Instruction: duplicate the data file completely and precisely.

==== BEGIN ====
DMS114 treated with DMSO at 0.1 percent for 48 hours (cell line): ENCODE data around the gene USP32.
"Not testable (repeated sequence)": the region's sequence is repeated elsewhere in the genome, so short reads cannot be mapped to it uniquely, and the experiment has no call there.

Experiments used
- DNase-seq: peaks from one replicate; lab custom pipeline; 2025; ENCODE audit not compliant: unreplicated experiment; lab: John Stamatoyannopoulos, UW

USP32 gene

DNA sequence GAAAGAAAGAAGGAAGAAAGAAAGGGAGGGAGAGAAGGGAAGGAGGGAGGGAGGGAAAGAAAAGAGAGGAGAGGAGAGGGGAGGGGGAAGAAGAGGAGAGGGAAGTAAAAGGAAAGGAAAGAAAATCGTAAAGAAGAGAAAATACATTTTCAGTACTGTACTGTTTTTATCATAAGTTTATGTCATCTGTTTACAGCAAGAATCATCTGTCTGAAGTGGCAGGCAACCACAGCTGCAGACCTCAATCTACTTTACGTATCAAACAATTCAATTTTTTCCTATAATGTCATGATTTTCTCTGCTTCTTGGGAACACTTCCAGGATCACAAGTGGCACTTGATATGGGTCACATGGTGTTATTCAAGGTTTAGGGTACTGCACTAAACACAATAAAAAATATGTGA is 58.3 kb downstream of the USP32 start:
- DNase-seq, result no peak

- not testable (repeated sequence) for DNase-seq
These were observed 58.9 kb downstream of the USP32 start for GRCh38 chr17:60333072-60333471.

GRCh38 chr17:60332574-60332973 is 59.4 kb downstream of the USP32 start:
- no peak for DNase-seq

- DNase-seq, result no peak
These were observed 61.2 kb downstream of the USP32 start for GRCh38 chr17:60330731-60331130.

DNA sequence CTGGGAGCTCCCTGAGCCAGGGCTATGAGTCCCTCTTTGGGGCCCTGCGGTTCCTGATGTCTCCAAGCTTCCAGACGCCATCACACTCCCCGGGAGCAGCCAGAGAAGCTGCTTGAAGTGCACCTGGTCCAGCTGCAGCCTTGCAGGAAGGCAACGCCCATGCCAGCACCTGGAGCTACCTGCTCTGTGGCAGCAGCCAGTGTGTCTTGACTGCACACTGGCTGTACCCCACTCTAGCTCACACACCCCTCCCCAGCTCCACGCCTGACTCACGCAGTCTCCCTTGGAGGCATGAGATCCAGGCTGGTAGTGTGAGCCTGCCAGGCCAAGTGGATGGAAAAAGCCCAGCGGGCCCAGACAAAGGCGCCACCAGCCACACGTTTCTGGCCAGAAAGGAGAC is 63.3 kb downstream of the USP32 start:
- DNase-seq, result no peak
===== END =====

DMS114 treated with DMSO at 0.1 percent for 48 hours (cell line): ENCODE data around the gene USP32.
"Not testable (repeated sequence)": the region's sequence is repeated elsewhere in the genome, so short reads cannot be mapped to it uniquely, and the experiment has no call there.

Experiments used
- DNase-seq: peaks from one replicate; lab custom pipeline; 2025; ENCODE audit not compliant: unreplicated experiment; lab: John Stamatoyannopoulos, UW

USP32 gene

DNA sequence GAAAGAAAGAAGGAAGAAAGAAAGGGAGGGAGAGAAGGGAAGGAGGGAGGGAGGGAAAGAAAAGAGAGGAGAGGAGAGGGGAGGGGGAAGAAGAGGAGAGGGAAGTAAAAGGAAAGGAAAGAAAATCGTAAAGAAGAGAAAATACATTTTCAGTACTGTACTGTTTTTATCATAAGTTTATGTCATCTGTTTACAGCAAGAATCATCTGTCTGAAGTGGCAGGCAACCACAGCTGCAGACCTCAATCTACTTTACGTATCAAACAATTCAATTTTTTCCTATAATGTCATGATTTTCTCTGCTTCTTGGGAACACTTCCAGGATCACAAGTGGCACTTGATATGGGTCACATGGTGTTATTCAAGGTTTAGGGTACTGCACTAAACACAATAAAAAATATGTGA is 58.3 kb downstream of the USP32 start:
- DNase-seq, result no peak

- not testable (repeated sequence) for DNase-seq
These were observed 58.9 kb downstream of the USP32 start for GRCh38 chr17:60333072-60333471.

GRCh38 chr17:60332574-60332973 is 59.4 kb downstream of the USP32 start:
- no peak for DNase-seq

- DNase-seq, result no peak
These were observed 61.2 kb downstream of the USP32 start for GRCh38 chr17:60330731-60331130.

DNA sequence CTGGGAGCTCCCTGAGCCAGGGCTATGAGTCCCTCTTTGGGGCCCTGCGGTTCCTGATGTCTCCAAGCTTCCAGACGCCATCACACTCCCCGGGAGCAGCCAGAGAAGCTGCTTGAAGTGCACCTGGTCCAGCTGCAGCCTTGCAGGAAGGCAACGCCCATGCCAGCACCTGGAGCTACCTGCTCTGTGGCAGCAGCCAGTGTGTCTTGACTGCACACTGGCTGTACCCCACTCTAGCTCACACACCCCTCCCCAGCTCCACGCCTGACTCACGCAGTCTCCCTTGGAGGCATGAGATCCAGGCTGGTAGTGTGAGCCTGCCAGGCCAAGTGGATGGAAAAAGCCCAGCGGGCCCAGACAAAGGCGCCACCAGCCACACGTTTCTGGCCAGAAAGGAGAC is 63.3 kb downstream of the USP32 start:
- DNase-seq, result no peak